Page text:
A radial space with a thickness of a few cm for arrangement of the superconducting gradient field device 8 is thus provided by the flux density-reduced volume 7 in the inventive apparatus 1 for magnetic field generation. In comparison to conventional arrangements, larger openings for acceptance of the patient can be achieved with the power loss of the superconducting coils and the space requirement is additionally lower while at the same time a noise reduction can be achieved.
The axial connections of a gradient field device in an inventive apparatus for magnetic field generation are shown in
Such axial conductors 11 are shown in
Given the use of high temperature superconducting cylinders (or high temperature superconducting cylinder coils) 12, only a local interference of the basic field results that can be compensated by suitably placed magnetizable materials (such as iron shims).
For connection of the gradient field device 8 of
An example of design of a volume with reduced magnetic field strength is shown in
The z-component of the magnetic field B is initially shown in Tesla over the z-axis in
Analogously, given the use of other compensation coils or other specifications with regard to the basic field magnet, a flux-reduced volume or a number of flux-reduced volumes are likewise generated in a region between the windings of a basic field magnet and a surrounding vacuum vessel, in which flux-reduced volume or a number of flux-reduced volumes the individual coils of a gradient field device can be accommodated.
An inventive magnetic resonance system is shown in
A control device 24 is additionally shown in connection with an output and input unit 25 for an operator 26, via which control of the magnetic resonance system 20 for data acquisition is enabled.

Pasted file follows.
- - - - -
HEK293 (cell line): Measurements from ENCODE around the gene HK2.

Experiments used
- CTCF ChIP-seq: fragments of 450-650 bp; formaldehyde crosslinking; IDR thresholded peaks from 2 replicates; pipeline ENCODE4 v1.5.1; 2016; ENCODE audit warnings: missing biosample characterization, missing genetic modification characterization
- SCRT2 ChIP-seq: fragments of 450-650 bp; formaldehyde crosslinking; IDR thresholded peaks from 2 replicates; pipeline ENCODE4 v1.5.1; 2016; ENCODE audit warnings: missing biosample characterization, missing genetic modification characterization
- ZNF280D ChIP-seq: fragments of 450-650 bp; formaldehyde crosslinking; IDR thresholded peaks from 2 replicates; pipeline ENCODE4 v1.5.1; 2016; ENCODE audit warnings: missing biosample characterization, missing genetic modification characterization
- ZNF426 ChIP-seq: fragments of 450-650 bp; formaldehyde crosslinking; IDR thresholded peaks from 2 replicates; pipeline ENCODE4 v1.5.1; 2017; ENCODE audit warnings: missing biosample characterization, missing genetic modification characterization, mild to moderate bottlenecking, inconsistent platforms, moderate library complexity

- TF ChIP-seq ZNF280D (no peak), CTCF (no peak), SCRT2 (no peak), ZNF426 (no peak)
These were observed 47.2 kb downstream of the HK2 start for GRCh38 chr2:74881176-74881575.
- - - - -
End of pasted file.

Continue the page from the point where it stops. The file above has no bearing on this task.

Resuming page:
The large diameter of the opening 21 for acceptance of the patient is achieved by the gradient coils (not shown here) being fashioned as superconductors and being arranged between the windings of the basic field magnet and an outer vacuum vessel in a flux-reduced volume using an apparatus as illustrated in the preceding for magnetic field generation. The gradient coils, thus are arranged in one or more regions of reduced magnetic field strength. In the inventive magnetic resonance system 21, the examination by the operator 26 thus can be designed more comfortably for the operator 26 and for the patient 22. The problem of a constricted feeling in openings with small diameters can be avoided, and a high image quality thus can simultaneously be ensured.
Although modifications and changes may be suggested by those skilled in the art, it is the intention of the inventors to embody within the patent warranted hereon all changes and modifications as reasonably and properly come within the scope of their contribution to the art.
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|U.S. Classification||324/307, 324/318, 324/309|
|Cooperative Classification||G01R33/3804, G01R33/3815, G01R33/3856, G01R33/385, G01R33/421|
|European Classification||G01R33/385H, G01R33/421, G01R33/38C, G01R33/385, G01R33/3815|
|Dec 13, 2006||AS||Assignment|
Owner name: SIEMENS AKTIENGESELLSCHAFT, GERMANY
Free format text: ASSIGNMENT OF ASSIGNORS INTEREST;ASSIGNORS:KIMMLINGEN, RALPH;KRUG, ANDREAS;REEL/FRAME:018692/0433;SIGNING DATES FROM 20060925 TO 20060928
|Dec 12, 2011||FPAY||Fee payment|
Year of fee payment: 4
|Dec 8, 2015||FPAY||Fee payment|
Year of fee payment: 8